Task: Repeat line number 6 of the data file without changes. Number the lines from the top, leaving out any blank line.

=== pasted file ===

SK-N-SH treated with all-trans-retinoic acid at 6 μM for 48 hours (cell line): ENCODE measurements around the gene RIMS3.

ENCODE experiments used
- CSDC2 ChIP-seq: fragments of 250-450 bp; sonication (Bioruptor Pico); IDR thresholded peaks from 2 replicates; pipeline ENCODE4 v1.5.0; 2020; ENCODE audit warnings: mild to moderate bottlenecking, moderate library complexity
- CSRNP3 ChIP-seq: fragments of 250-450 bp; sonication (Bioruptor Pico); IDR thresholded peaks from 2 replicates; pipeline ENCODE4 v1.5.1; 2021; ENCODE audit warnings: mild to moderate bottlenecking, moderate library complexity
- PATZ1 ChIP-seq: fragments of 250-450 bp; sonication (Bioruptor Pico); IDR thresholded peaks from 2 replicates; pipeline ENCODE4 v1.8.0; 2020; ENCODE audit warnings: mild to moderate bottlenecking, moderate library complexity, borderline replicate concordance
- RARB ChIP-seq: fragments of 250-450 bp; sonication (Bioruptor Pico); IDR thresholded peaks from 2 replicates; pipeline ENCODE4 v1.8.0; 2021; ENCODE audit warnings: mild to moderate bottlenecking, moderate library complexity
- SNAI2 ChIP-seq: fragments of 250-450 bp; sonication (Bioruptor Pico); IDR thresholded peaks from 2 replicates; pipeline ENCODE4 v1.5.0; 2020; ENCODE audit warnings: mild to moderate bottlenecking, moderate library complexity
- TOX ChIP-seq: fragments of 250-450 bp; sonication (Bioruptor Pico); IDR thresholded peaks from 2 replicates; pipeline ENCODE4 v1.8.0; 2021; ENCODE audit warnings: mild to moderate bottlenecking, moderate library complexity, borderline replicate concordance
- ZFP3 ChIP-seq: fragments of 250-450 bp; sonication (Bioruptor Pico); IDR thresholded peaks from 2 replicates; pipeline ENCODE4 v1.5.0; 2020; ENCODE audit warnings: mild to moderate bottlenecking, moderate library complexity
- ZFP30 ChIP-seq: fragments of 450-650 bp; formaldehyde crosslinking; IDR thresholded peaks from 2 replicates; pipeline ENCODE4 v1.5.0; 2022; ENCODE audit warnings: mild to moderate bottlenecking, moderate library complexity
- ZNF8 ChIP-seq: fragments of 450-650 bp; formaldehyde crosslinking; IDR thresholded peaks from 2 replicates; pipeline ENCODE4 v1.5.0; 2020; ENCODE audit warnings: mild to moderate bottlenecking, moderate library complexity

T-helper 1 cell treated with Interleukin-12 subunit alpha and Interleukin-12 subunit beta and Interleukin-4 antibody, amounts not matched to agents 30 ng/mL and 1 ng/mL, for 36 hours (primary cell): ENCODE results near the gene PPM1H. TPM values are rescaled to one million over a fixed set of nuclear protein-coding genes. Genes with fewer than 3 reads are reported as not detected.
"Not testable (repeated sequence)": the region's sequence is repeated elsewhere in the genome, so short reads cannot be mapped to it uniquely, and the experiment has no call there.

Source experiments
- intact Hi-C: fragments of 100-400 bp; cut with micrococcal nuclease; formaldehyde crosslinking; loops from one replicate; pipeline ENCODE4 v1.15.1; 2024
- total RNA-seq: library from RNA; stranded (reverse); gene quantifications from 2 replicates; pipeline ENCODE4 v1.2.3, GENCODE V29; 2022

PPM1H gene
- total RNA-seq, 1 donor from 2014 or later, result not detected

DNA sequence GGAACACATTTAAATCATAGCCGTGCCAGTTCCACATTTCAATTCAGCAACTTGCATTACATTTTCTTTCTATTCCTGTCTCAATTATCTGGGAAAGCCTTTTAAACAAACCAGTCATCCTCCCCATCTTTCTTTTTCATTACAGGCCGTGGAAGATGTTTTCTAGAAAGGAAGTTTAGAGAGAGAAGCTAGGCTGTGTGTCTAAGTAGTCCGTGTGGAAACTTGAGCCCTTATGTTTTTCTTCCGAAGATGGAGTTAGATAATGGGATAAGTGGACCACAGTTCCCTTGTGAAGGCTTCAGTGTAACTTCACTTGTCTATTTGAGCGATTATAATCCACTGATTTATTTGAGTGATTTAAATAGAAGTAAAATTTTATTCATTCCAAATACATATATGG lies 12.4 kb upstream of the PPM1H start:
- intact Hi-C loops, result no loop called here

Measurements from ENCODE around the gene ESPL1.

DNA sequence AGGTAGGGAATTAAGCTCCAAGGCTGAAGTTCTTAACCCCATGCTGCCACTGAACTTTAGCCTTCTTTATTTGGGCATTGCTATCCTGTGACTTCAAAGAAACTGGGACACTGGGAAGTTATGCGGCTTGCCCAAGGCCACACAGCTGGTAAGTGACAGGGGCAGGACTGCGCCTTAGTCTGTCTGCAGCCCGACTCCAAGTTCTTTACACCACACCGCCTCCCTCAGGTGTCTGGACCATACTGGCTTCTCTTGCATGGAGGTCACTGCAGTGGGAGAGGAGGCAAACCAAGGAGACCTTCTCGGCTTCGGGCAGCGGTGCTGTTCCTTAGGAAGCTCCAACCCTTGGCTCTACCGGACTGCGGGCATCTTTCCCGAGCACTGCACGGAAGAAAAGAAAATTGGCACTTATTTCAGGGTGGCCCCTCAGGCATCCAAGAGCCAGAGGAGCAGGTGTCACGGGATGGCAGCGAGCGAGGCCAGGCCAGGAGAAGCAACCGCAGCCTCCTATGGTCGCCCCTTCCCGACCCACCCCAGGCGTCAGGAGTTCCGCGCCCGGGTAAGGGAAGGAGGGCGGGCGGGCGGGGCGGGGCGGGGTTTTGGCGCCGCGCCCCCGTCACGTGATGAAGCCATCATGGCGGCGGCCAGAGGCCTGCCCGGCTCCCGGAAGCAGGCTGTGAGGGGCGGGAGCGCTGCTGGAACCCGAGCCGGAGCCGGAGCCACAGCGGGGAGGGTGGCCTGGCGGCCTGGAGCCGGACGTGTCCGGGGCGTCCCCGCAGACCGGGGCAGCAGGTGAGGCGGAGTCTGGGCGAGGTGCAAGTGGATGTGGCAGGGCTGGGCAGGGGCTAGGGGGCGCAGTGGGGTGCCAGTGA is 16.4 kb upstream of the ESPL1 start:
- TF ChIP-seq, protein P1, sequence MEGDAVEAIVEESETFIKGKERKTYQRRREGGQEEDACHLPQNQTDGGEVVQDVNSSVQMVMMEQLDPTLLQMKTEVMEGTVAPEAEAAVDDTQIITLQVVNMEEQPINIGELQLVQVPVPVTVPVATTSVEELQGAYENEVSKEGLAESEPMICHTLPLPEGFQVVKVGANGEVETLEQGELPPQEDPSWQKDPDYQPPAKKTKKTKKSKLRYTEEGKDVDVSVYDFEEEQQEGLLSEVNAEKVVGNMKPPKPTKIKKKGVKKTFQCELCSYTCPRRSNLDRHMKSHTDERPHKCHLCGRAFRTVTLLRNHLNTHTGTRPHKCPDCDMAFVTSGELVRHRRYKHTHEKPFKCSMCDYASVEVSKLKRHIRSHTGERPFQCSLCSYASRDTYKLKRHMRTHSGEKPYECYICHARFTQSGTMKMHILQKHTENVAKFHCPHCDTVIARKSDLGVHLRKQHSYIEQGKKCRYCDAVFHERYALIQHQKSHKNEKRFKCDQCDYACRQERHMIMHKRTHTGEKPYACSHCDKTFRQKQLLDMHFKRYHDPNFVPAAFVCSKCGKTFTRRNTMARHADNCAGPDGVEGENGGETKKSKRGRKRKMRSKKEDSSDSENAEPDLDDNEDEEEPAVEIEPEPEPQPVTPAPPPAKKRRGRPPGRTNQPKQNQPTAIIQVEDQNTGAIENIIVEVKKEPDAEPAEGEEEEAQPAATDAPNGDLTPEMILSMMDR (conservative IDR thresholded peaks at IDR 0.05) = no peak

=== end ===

- RARB ChIP-seq: fragments of 250-450 bp; sonication (Bioruptor Pico); IDR thresholded peaks from 2 replicates; pipeline ENCODE4 v1.8.0; 2021; ENCODE audit warnings: mild to moderate bottlenecking, moderate library complexity